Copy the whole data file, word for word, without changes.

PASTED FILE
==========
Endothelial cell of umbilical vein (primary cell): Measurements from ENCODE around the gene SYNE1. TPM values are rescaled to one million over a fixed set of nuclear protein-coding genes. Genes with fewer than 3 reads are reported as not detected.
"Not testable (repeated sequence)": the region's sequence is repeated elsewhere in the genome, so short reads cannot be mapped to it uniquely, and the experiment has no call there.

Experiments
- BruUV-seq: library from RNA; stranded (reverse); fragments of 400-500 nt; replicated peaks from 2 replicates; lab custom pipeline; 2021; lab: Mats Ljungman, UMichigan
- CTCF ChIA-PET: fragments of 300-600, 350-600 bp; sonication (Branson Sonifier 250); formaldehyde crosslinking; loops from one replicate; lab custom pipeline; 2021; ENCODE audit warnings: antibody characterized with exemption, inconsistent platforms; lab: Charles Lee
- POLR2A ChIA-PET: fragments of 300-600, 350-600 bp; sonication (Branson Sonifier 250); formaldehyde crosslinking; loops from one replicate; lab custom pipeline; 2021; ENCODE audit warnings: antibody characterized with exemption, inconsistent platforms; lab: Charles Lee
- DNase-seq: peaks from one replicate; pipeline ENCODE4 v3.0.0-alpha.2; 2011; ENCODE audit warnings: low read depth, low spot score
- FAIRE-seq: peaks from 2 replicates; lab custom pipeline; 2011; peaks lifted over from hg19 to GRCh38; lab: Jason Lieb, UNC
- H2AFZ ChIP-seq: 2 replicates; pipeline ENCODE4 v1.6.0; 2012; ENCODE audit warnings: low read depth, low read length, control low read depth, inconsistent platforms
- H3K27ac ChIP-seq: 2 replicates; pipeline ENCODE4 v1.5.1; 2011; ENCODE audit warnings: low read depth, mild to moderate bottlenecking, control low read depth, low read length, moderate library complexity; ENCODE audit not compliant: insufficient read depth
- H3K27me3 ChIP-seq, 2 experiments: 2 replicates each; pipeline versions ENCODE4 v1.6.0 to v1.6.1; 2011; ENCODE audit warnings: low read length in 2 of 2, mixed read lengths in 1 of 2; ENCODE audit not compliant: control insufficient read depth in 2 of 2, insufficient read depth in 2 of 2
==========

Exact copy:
Endothelial cell of umbilical vein (primary cell): Measurements from ENCODE around the gene SYNE1. TPM values are rescaled to one million over a fixed set of nuclear protein-coding genes. Genes with fewer than 3 reads are reported as not detected.
"Not testable (repeated sequence)": the region's sequence is repeated elsewhere in the genome, so short reads cannot be mapped to it uniquely, and the experiment has no call there.

Experiments
- BruUV-seq: library from RNA; stranded (reverse); fragments of 400-500 nt; replicated peaks from 2 replicates; lab custom pipeline; 2021; lab: Mats Ljungman, UMichigan
- CTCF ChIA-PET: fragments of 300-600, 350-600 bp; sonication (Branson Sonifier 250); formaldehyde crosslinking; loops from one replicate; lab custom pipeline; 2021; ENCODE audit warnings: antibody characterized with exemption, inconsistent platforms; lab: Charles Lee
- POLR2A ChIA-PET: fragments of 300-600, 350-600 bp; sonication (Branson Sonifier 250); formaldehyde crosslinking; loops from one replicate; lab custom pipeline; 2021; ENCODE audit warnings: antibody characterized with exemption, inconsistent platforms; lab: Charles Lee
- DNase-seq: peaks from one replicate; pipeline ENCODE4 v3.0.0-alpha.2; 2011; ENCODE audit warnings: low read depth, low spot score
- FAIRE-seq: peaks from 2 replicates; lab custom pipeline; 2011; peaks lifted over from hg19 to GRCh38; lab: Jason Lieb, UNC
- H2AFZ ChIP-seq: 2 replicates; pipeline ENCODE4 v1.6.0; 2012; ENCODE audit warnings: low read depth, low read length, control low read depth, inconsistent platforms
- H3K27ac ChIP-seq: 2 replicates; pipeline ENCODE4 v1.5.1; 2011; ENCODE audit warnings: low read depth, mild to moderate bottlenecking, control low read depth, low read length, moderate library complexity; ENCODE audit not compliant: insufficient read depth
- H3K27me3 ChIP-seq, 2 experiments: 2 replicates each; pipeline versions ENCODE4 v1.6.0 to v1.6.1; 2011; ENCODE audit warnings: low read length in 2 of 2, mixed read lengths in 1 of 2; ENCODE audit not compliant: control insufficient read depth in 2 of 2, insufficient read depth in 2 of 2